The prognosis for patients with gonorrhea varies based on how early the disease is detected and treated. If treated early and properly, patients can be entirely cured of the disease. Up to 40% of female patients who are not treated early may develop pelvic inflammatory disease (PID) and the possibility of resulting sterility. Although the risk of infertility is higher in women than in men, men may also become sterile if the urethra becomes inflamed (urethritis) as a result of an untreated gonorrhea infection. Following an episode of PID, a woman is six to 10 times more likely, should a pregnancy occur, to have a pregnancy develop outside the uterus (ectopic pregnancy), which can result in death. Liver infection may also occur in untreated women. In approximately 2% of patients with untreated gonorrhea, the gonococcal infection may spread throughout the body and can cause fever, arthritis-like joint pain, and skin lesions.

Key terms

Cervix — The narrow part or neck of the uterus.
Chlamydia — The most common bacterial sexually transmitted disease in the United States that often accompanies gonorrhea and is known for its lack of evident symptoms in the majority of women.
Ectopic pregnancy — A pregnancy that occurs outside the uterus, such as in the fallopian tubes. Although the fetus will not survive, in some cases, ectopic pregnancy can also result in the death of the mother.
ELISA — Enzyme-linked immunosorbent assay. This test has been used a screening test for AIDS for many years and has also been used to detect gonorrhea bacteria.
HIV — Human immunodeficiency virus, the virus that causes AIDS. The risk of acquiring AIDS is increased by the presence of gonorrhea or other sexually transmitted diseases.
Neisseria gonorrhoeae — The bacterium that causes gonorrhea. It cannot survive for any length of time outside the human body.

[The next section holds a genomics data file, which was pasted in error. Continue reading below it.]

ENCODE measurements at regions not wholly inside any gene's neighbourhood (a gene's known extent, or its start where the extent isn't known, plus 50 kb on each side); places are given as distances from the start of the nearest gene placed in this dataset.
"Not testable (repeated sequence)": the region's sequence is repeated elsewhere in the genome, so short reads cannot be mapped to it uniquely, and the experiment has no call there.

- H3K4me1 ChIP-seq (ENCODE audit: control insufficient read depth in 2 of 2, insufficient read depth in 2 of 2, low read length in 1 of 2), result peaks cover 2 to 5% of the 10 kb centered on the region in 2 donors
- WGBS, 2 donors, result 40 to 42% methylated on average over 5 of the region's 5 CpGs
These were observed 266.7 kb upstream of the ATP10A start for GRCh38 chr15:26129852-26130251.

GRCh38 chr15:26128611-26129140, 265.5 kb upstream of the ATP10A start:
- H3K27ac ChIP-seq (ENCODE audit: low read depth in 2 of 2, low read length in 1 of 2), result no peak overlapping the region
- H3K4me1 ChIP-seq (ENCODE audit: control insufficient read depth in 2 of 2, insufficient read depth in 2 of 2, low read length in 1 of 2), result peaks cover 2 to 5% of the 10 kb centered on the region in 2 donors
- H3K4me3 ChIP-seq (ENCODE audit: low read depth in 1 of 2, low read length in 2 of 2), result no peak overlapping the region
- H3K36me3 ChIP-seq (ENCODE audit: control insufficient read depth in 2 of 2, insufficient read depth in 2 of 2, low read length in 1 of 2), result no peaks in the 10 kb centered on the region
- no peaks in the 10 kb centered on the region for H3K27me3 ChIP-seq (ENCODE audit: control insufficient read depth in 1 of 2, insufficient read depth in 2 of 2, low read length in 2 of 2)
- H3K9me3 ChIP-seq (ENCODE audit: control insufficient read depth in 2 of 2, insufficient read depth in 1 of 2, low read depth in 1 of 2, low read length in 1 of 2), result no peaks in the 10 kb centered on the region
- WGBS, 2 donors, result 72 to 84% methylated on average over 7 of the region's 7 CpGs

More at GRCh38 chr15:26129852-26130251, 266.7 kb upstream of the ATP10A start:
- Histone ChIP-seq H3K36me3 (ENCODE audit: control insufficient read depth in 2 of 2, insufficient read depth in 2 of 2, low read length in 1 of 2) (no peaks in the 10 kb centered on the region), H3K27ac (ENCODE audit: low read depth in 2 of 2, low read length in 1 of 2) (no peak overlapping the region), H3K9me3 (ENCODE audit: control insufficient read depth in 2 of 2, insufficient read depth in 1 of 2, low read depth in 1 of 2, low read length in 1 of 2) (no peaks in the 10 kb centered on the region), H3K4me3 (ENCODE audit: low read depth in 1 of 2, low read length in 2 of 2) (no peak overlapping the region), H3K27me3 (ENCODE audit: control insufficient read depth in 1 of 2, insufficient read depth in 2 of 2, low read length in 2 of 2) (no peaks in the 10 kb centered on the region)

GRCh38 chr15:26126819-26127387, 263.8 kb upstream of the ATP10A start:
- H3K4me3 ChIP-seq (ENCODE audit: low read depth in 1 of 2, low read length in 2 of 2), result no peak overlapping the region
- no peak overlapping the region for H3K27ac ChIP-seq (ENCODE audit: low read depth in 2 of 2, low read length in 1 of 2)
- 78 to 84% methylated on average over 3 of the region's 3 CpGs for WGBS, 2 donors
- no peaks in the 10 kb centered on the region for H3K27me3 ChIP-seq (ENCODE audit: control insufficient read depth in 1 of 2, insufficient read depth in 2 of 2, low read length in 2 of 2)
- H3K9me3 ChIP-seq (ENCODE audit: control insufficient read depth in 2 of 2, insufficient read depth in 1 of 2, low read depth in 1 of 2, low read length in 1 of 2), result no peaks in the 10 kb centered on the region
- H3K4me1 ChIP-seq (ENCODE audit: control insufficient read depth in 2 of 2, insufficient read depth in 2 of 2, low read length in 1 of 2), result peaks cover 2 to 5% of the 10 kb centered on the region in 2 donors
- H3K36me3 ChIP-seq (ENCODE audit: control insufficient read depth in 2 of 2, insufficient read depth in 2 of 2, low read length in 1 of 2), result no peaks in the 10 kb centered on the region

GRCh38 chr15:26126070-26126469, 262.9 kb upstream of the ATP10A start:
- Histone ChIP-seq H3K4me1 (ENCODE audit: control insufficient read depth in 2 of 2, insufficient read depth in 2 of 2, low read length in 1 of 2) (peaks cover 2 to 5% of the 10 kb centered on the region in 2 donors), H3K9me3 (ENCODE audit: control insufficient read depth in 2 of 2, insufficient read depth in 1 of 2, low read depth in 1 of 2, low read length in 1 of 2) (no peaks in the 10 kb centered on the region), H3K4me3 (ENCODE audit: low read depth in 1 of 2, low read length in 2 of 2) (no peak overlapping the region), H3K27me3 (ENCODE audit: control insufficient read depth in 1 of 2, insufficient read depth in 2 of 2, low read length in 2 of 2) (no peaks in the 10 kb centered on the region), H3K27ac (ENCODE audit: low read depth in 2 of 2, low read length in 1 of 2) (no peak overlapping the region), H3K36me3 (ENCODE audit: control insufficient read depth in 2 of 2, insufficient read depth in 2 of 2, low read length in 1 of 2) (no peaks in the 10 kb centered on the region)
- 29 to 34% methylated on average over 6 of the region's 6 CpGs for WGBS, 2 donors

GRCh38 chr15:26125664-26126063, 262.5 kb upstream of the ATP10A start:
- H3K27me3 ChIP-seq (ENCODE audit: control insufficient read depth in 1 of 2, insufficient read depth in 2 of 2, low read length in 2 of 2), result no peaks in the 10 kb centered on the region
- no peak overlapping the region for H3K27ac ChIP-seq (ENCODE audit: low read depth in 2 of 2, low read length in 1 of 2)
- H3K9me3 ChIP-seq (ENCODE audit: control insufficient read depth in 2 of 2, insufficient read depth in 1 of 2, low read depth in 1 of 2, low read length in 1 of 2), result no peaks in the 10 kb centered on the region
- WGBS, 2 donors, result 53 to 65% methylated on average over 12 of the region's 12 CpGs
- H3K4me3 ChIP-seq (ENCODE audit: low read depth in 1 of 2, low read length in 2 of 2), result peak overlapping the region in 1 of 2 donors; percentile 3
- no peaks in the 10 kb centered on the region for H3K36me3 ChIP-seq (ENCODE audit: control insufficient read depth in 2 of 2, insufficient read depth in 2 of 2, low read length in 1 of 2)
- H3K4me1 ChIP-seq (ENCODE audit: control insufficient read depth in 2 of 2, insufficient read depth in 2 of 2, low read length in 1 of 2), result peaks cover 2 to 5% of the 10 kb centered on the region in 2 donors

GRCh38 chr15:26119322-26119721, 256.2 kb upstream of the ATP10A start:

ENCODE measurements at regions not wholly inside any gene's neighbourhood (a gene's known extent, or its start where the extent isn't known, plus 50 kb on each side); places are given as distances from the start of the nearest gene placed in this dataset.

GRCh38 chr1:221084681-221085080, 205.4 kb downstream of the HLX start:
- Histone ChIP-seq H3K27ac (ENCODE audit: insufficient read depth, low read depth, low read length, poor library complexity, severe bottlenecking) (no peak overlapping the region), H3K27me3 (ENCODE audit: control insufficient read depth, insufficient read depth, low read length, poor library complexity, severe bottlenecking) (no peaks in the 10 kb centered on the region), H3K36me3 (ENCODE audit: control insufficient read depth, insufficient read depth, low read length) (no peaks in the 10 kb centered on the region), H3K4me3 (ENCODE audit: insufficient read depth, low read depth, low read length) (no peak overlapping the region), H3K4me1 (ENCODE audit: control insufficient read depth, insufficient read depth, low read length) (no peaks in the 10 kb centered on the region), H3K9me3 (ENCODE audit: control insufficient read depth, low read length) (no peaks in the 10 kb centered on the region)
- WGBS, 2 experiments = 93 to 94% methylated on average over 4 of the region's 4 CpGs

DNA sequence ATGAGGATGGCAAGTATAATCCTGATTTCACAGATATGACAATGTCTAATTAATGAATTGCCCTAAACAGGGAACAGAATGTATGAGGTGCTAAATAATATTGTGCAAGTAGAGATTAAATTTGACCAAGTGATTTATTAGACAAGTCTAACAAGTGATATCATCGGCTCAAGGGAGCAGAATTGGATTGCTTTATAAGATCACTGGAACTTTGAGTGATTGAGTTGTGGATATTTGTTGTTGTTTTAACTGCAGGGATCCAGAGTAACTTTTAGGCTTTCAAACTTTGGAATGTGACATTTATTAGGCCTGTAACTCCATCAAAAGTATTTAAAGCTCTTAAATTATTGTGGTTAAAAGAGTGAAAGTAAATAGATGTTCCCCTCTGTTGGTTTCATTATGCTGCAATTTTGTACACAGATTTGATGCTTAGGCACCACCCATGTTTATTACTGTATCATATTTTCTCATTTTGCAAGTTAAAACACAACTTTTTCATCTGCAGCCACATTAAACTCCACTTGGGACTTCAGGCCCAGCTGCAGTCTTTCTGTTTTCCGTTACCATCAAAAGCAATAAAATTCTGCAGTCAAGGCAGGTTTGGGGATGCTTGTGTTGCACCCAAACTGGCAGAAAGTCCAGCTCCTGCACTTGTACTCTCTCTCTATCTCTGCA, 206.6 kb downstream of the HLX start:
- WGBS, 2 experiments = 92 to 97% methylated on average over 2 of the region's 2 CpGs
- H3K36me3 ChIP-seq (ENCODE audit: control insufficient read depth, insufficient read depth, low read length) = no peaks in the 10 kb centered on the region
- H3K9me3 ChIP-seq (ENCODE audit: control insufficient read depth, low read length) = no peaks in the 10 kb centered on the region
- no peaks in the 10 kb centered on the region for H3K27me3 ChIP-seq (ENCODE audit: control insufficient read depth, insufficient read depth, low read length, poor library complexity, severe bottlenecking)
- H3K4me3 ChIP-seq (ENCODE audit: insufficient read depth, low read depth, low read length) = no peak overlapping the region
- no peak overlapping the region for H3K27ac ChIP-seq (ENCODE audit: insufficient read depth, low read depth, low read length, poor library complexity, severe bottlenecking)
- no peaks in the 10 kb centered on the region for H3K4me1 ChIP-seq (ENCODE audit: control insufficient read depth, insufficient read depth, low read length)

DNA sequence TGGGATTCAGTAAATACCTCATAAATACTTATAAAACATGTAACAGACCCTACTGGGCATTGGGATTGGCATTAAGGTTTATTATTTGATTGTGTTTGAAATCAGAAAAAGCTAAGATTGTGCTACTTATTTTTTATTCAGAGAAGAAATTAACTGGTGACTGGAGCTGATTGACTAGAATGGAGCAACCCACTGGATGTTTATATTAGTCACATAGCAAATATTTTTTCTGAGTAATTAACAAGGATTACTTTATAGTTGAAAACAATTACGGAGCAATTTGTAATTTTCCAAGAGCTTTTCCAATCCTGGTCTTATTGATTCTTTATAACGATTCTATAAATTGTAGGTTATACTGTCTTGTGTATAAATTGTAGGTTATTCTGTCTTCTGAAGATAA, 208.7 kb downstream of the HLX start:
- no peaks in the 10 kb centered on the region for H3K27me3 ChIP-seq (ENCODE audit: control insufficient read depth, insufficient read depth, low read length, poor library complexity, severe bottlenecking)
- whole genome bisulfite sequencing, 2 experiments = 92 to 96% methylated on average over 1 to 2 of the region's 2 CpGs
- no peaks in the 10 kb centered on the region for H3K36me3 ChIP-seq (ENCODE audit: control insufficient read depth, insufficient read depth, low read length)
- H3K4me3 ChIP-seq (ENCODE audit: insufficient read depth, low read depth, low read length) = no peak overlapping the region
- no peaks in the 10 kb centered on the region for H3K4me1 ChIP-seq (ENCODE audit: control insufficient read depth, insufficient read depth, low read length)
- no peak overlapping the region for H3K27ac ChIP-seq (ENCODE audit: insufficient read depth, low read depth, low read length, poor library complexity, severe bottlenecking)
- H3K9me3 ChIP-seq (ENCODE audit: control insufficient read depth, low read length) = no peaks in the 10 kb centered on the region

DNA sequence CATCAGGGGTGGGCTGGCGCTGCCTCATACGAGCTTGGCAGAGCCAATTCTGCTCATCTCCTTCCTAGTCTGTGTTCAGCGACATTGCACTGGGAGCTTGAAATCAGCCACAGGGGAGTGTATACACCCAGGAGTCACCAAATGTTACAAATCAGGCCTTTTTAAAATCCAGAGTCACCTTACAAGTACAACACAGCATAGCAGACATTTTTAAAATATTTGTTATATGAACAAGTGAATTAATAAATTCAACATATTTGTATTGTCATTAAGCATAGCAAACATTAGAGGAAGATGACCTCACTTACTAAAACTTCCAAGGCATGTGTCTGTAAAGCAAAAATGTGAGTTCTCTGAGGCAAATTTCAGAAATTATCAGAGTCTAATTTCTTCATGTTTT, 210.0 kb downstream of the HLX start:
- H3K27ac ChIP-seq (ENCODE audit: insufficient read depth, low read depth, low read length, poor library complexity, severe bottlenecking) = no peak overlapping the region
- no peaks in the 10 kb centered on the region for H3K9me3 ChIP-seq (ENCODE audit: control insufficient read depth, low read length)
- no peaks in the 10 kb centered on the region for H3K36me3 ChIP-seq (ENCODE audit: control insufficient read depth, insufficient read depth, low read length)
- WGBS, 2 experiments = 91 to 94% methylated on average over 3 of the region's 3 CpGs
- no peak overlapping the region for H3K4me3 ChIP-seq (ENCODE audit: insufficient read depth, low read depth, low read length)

Pelvic inflammatory disease (PID) — An infection of the upper genital tract that is the most serious threat to a woman's ability to reproduce. At least 25% of women who contract the disease, which can be a complication of gonorrhea, will experience long-term consequences such as infertility or ectopic pregnancy.
Sexually transmitted diseases (STDs) — A group of diseases which are transmitted by sexual contact. In addition to gonorrhea, this groups generally includes chlamydia, HIV (AIDS), herpes, syphilis, and genital warts.
Sterile — Unable to conceive a child.
Urethra — The canal leading from the bladder, and in men, also a path for sperm fluid.
Urethritis — Inflammation of the urethra.


Currently, there is no vaccine for gonorrhea, but several are under development. The best prevention is to abstain from having sex or to engage in sex only when in a mutually monogamous relationship in which both partners have been tested for gonorrhea, AIDS, and other sexually transmitted diseases. The next line of defense is the use of condoms, which have been shown to be highly effective in preventing disease (and unwanted pregnancies). To be 100% effective, condoms must be used properly. A female birth-control device that blocks the entry of sperm into the cervix (diaphragm) can also reduce the risk of infection. The risk of contracting gonorrhea increases with the number of sexual partners. Any man or woman who has sexual contact with more than one partner is advised to be tested regularly for gonorrhea and other sexually transmitted diseases.



Sparling, P. Fredrick. "Gonococcal Infections." In Cecil Textbook of Medicine, edited by Russel L. Cecil, et al. Philadelphia: W.B. Saunders Company, 2000.


"Fluoroquinolone-resistant Gonorrhea on the Rise: Exposure History is Critical." Emergency Medicine Alert July 2004: 11-12.
Georgia, Kristen. "Revised Approach to Gonorrhea Treatment." Patient Care July 2004: 11.


American Foundation for the Prevention of Venereal Disease, Inc. 799 Broadway, Suite 638, New York, NY 10003. (212) 759-2069.
National Institute of Allergy and Infectious Diseases. National Institutes of Health, Bethesda, MD 20892.
Gale Encyclopedia of Medicine. Copyright 2008 The Gale Group, Inc. All rights reserved.


a highly contagious bacterial infection of the genitourinary system, one of the most common sexually transmitted diseases in the United States. It is caused by the bacterial organism Neisseria gonorrhoeae, or gonococcus. Characteristically, the bacteria attacks the mucous membranes of the genital and urinary organs, producing inflammation and pus. In adults the disease is almost always contracted by coitus or intimate contact with an infected person. Gonococcal pharyngitis and proctitis occur in both males and females as a result of orogenital or anogenital contact with an infected partner. These infections frequently present no symptoms in the early stages. However, if left untreated, gonococcal proctitis can produce rectal abscesses, fistulas, or strictures. adj., adj gonorrhe´al.